Almost 2.5 crore mobiles will not be reachable from tomorrow

Mobile handsets with fake or no International Mobile Equipment Identity (IMEI) numbers, mostly imported illegally from China (called as Chinese mobiles), are scheduled to go offline from Monday midnight. Following concerns from security agencies, the Department of Telecom (DoT) has asked mobile services providers not to allow calls from the devices without genuine and registered IMEI numbers.

Concerns raised by security agencies are valid as the authorities recently found out that Pakistan-born US citizen David Coleman Headley, arrested by the FBI in Chicago last month, visited Ahmedabad thrice between 2006 and 2009. These details were obtained on the basis of the 16-digit IMEI number of the handset used by Headley.
 
The IMEI number is a number unique to every GSM and WCDMA and iDEN mobile phone, as well as some satellite phones. The IMEI number is used by the GSM network to identify valid devices and therefore can be used to stop a stolen phone from accessing the network.
 
Chinese handsets have a 15-digit IMEI number, mostly zeros, while genuine handsets, or rather those handsets sold with a bill and warranty from reputed brands, come embedded with a 16-digit IMEI that can be easily tracked by the operators.
 
Almost all mobiles that come in India do have an IMEI number, some China-made phones carry a fake IMEI number which is the issue. Also, the problem was not just with IMEI numbers, it is the very presence of these so called Chinese mobiles, which are smuggled into India.
 
As per market information, the illegal trade of importing and selling Chinese mobiles in India alone accounts for about Rs70 billion and about 20% to 25% subscribers use these handsets.
 
The industry, scared of losing millions of subscribers, has taken some damage control measures. The Cellular Operators Association of India (COAI) tied up with the Mobile Standard Alliance of India (MSAI) to set up 1,600 retail outlets across the country to implant IMEI numbers on these handsets for a fee of about Rs200 for each instrument.
 
However, there are more questions regarding the IMEI implant itself. With software like this in usage, it is now clear that an IMEI number can be implanted into any handset, so what is the assurance that such programmes will not be used for other, mostly stolen handsets, in the future as well? Secondly, there is a website to check genuine IMEI numbers (www.numberingplans.com), but when I checked some IMEI numbers, it showed the numbers as genuine and issued somewhere in 2001-2002 for the primary market of Europe while the handsets were made in China and are in use in India.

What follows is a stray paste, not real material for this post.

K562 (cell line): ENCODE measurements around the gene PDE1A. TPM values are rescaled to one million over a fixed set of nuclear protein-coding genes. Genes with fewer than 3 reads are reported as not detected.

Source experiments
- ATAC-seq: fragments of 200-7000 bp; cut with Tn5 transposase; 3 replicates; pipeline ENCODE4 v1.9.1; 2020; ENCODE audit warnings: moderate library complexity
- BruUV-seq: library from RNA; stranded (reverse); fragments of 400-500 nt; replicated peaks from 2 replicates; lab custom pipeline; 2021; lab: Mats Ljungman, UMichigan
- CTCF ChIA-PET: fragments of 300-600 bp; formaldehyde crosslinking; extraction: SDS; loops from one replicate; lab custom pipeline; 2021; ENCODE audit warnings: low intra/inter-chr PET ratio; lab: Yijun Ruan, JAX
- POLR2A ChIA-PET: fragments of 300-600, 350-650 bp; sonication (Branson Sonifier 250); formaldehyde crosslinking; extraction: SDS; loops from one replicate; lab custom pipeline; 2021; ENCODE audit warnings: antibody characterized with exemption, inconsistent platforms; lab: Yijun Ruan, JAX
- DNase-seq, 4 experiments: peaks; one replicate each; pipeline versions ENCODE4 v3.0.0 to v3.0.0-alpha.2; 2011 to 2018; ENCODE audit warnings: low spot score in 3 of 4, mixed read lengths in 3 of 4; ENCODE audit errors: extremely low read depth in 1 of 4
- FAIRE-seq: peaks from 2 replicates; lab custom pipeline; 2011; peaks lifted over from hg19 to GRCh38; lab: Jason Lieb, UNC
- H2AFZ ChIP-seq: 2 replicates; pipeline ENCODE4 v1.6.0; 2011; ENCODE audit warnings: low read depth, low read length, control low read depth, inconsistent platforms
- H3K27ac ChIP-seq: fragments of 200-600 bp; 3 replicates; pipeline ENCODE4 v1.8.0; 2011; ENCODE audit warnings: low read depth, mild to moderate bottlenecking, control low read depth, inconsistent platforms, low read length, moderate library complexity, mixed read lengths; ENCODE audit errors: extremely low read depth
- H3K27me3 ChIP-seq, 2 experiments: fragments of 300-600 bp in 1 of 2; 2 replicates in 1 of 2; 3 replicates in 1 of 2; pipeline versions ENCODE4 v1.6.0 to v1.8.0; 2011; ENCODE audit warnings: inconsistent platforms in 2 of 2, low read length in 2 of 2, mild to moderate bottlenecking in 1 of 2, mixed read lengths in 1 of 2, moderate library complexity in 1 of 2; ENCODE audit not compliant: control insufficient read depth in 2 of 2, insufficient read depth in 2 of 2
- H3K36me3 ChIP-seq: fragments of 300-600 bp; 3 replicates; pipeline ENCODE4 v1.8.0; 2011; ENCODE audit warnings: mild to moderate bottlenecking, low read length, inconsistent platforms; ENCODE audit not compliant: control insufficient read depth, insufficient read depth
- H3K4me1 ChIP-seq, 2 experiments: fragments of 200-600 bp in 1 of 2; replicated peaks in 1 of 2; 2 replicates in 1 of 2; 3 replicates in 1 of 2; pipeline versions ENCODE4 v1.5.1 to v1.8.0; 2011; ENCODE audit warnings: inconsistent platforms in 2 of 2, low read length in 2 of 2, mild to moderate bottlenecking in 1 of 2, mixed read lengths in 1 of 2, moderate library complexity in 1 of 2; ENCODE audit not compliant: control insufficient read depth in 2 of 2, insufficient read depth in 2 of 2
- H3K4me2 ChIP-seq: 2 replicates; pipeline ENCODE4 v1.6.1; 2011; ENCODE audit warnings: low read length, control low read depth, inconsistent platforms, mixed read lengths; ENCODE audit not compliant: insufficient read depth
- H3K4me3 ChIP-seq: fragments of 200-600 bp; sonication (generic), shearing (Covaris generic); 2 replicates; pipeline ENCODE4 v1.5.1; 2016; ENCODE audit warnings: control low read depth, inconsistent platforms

This also brings out other, more serious questions about the origin of the IMEI number. Suppose, if there is one Chinese handset with an IMEI code but the IMEI code belongs to some other manufacturer and a defunct handset like the Nokia 5110, then how can the mobile service provider ban such handsets? Since the mechanism to check originality of IMEI numbers is restricted, in terms of infrastructure and data-sharing between operators, I wonder whether this (the ban on fake IMEI) will sustain.
 
According to media reports, Pankaj Mohindroo, president of the Indian Cellular Association (ICA) has asked the government to impose a ban on all devices with cloned IMEI numbers. But again, the question of identifying such devices remains a problem.
 
On the surface, banning handsets with fake IMEI numbers looks like a good idea, but it is not sufficient. The issue here is not of banning the use of these mobiles with bad or non-genuine IMEI numbers, but to curtail the highly prosperous illegal trade of mobile imports, which is going on since the past few years, through the porous borders along Pakistan and Nepal.
 
The illegal trade of the so-called Chinese handsets mostly takes place via Pakistan through the Rajasthan route, with a few consignments coming in via Nepal. Due to the turmoil in Nepal, the Pakistan route is supposed to be safer, as there are very few restrictions. Most of the time, the smugglers work hand-in-glove with the authorities in Pakistan.
 
The Indian authorities are using a short-cut way out in banning handsets with fake or no IMEI numbers. However in many countries, the IMEI number is used for preventing theft of the devices rather than keeping a tab on its use and user. Singapore has gone one step ahead. Mobile operators in Singapore are not required by the regulator to implement phone blocking or tracing systems, IMEI-based or any other. The regulator has expressed its doubts on the real effectiveness of this kind of system in the context of the mobile market in Singapore. Instead, mobile operators in Singapore are encouraged to take measures such as the immediate suspension of service and the replacement of SIM cards in case of loss or theft.
 
There is also a misunderstanding among some telecom regulators who think that an IMEI number implies that it is approved or complies with regulatory requirements, which is not the case. Following the introduction of European R&TTE Directive in April 2000, IMEI numbers are allocated by the British Approvals Board for Telecommunications (BABT) on behalf of the GSM Association.
 
Earlier DoT had issued tough directives to ban use of these handsets, but since then, the order has been postponed twice, following 'reservations' from mobile service providers and importers. So what will happen after 30th November? Well, we will keep our fingers crossed. What would be interesting to observe is the new subscriber addition or rather deletion from mobile operator numbers. If it can show significant changes (remember, there are 2.5 crore mobile subscribers who use devices without genuine IMEI numbers), then we only can say that the ban has been implemented successfully.